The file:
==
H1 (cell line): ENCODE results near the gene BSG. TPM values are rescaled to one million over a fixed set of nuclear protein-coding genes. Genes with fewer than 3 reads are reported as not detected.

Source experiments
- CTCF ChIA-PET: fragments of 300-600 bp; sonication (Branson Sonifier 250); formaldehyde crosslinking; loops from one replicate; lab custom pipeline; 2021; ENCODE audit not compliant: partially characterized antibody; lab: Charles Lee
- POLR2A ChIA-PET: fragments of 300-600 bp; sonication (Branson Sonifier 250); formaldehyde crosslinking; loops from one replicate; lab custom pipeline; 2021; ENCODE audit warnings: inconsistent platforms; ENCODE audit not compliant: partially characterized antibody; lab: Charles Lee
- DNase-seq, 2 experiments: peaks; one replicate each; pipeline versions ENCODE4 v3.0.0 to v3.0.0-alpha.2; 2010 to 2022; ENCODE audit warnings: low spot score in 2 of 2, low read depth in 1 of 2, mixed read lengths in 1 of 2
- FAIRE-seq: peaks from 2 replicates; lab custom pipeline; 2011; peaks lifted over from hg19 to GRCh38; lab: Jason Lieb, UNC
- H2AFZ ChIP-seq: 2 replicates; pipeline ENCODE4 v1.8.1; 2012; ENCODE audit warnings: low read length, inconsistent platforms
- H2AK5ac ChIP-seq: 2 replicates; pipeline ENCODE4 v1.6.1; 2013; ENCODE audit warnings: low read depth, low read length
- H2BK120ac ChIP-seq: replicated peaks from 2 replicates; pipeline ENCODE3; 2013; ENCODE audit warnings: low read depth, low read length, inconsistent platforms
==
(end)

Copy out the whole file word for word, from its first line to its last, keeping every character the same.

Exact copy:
H1 (cell line): ENCODE results near the gene BSG. TPM values are rescaled to one million over a fixed set of nuclear protein-coding genes. Genes with fewer than 3 reads are reported as not detected.

Source experiments
- CTCF ChIA-PET: fragments of 300-600 bp; sonication (Branson Sonifier 250); formaldehyde crosslinking; loops from one replicate; lab custom pipeline; 2021; ENCODE audit not compliant: partially characterized antibody; lab: Charles Lee
- POLR2A ChIA-PET: fragments of 300-600 bp; sonication (Branson Sonifier 250); formaldehyde crosslinking; loops from one replicate; lab custom pipeline; 2021; ENCODE audit warnings: inconsistent platforms; ENCODE audit not compliant: partially characterized antibody; lab: Charles Lee
- DNase-seq, 2 experiments: peaks; one replicate each; pipeline versions ENCODE4 v3.0.0 to v3.0.0-alpha.2; 2010 to 2022; ENCODE audit warnings: low spot score in 2 of 2, low read depth in 1 of 2, mixed read lengths in 1 of 2
- FAIRE-seq: peaks from 2 replicates; lab custom pipeline; 2011; peaks lifted over from hg19 to GRCh38; lab: Jason Lieb, UNC
- H2AFZ ChIP-seq: 2 replicates; pipeline ENCODE4 v1.8.1; 2012; ENCODE audit warnings: low read length, inconsistent platforms
- H2AK5ac ChIP-seq: 2 replicates; pipeline ENCODE4 v1.6.1; 2013; ENCODE audit warnings: low read depth, low read length
- H2BK120ac ChIP-seq: replicated peaks from 2 replicates; pipeline ENCODE3; 2013; ENCODE audit warnings: low read depth, low read length, inconsistent platforms